Opinion: One-Person Churches In Ghana Are Real Businesses – By Kwame Okoampa-Ahoofe, Jr., Ph.D.

My maternal grandfather, the Rev. Theodore Henry (Yawbe Aboagye) Sintim, of Akyem-Asiakwa, Akyem-Begoro and Asante-Mampong (and Asante-Dwaben, as well) worked for the Presbyterian Church of Ghana, all-in-all, as a teacher-catechist, minister and manager of local schools, and a mentor of newly trained pastors, prominent among them the late Very Rev. I. H. Frimpong, for some 60 years and preferred to be identified with the General Assembly of the Presbyterian Church of Ghana than with either his Akyem sub-ethnic identity or hometown. This is primarily the reason why I am often interested in discussing matters of relevance to the propagation of the Gospel, as it were, and the charity work of the Church as an institution, and its profound impact on the intellectual, professional and cultural development of Ghanaian society at large.

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You see, Dear Reader, the difference between the established mainline Missionary Churches, such as, of course, the Presbyterian Church of Ghana, the Methodist Church of Ghana, and the Roman-Catholic Church of Ghana, on the one hand, and the latter-day one-person franchise-oriented churches is that the missionary churches prioritized both personal and collective sacrifice as their raison d’être for the greater benefit of society at large. The latter-day one-person (or one-man) churches, to varying degrees, often concerned themselves with the primitive and acquisitive profit-making motive, as well as self-glorification in ways that the ordained and often far better academically and professionally trained operatives of the missionary churches could only envy with a remarkable modicum of barely hidden private jealousy and envy. This means that the mainlined churches, so-called by scholars and critics, tended to envisage themselves as veritable divine instruments of general social uplift.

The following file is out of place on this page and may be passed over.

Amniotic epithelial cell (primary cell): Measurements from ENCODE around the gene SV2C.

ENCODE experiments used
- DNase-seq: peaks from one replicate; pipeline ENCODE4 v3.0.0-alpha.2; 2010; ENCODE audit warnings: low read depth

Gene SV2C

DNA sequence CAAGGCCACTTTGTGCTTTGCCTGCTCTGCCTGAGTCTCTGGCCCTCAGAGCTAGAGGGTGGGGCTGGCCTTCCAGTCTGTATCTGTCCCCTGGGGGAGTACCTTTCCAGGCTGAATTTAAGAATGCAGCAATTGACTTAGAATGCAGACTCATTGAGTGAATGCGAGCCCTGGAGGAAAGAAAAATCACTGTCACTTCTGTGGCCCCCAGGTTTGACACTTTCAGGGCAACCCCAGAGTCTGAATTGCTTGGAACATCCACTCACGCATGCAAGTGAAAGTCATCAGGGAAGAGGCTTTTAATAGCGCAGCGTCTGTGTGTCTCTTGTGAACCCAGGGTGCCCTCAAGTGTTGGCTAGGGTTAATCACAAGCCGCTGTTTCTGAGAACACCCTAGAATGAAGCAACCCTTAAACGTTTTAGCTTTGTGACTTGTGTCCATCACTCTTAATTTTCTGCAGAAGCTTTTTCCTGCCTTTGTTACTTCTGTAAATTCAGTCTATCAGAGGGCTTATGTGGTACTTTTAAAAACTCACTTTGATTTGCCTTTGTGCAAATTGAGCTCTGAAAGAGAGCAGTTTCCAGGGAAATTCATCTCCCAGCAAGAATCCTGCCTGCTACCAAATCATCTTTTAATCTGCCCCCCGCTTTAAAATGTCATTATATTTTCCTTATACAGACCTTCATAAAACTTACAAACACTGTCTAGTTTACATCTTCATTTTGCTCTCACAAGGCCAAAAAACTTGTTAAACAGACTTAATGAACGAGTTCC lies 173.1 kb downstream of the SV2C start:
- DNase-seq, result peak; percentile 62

To be certain, most of the leadership of the one-person churches, often self-styled as Pastors, Bishops, Evangelists, Archbishops and Prophets, among a host of other pontifical titles, are products of the mainline churches. We must also quickly underscore the fact that the one-person “charismatic” churches are also offshoots of their European and Western antecedents. In the precolonial era, religious devotion and/or worship tended to be ritualistic and culturally organic or undifferentiated; each major cultural group had its own set of religious principles and observations that were not proselytize-able or transferable to cultures and polities that did not closely share the same set of religious and theological and/or philosophical principles. They were “ritualistic” in the sense that these precolonial indigenous African religions tended to be intimately associated with life as it was practically lived by the day.

The living and the dead shared communion/communicated daily and in times of crisis, such as epidemics and rampantly mysterious deaths and plagues, when the entire society rallied together with their priests and priestesses of the various animistic deities and performed purificatory rites. And when any perceived dangers were deemed to have been successfully negotiated, members of the concerned society or societies went about their businesses as usual, with occasional homages and tributes paid the recognized deities of the concerned society or societies seasonally or on collectively determined festive occasions. Many of these festive occasions revolved around such agrarian milestones as Annual-Harvest Seasons. In other words, all religious devotions and/or rituals may be clearly envisaged to revolve around the promotion of existence, survival, good health and sustenance in the long term.